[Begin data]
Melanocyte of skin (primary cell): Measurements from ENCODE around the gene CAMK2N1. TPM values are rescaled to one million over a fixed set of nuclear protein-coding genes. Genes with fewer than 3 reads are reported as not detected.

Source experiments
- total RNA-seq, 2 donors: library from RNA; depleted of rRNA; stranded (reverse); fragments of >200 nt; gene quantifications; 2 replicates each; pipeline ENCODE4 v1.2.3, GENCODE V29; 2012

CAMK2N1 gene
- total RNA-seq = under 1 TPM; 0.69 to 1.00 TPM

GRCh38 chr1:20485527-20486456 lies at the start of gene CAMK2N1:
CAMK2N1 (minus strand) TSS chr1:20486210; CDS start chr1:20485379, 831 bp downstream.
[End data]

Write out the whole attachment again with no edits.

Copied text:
Melanocyte of skin (primary cell): Measurements from ENCODE around the gene CAMK2N1. TPM values are rescaled to one million over a fixed set of nuclear protein-coding genes. Genes with fewer than 3 reads are reported as not detected.

Source experiments
- total RNA-seq, 2 donors: library from RNA; depleted of rRNA; stranded (reverse); fragments of >200 nt; gene quantifications; 2 replicates each; pipeline ENCODE4 v1.2.3, GENCODE V29; 2012

CAMK2N1 gene
- total RNA-seq = under 1 TPM; 0.69 to 1.00 TPM

GRCh38 chr1:20485527-20486456 lies at the start of gene CAMK2N1:
CAMK2N1 (minus strand) TSS chr1:20486210; CDS start chr1:20485379, 831 bp downstream.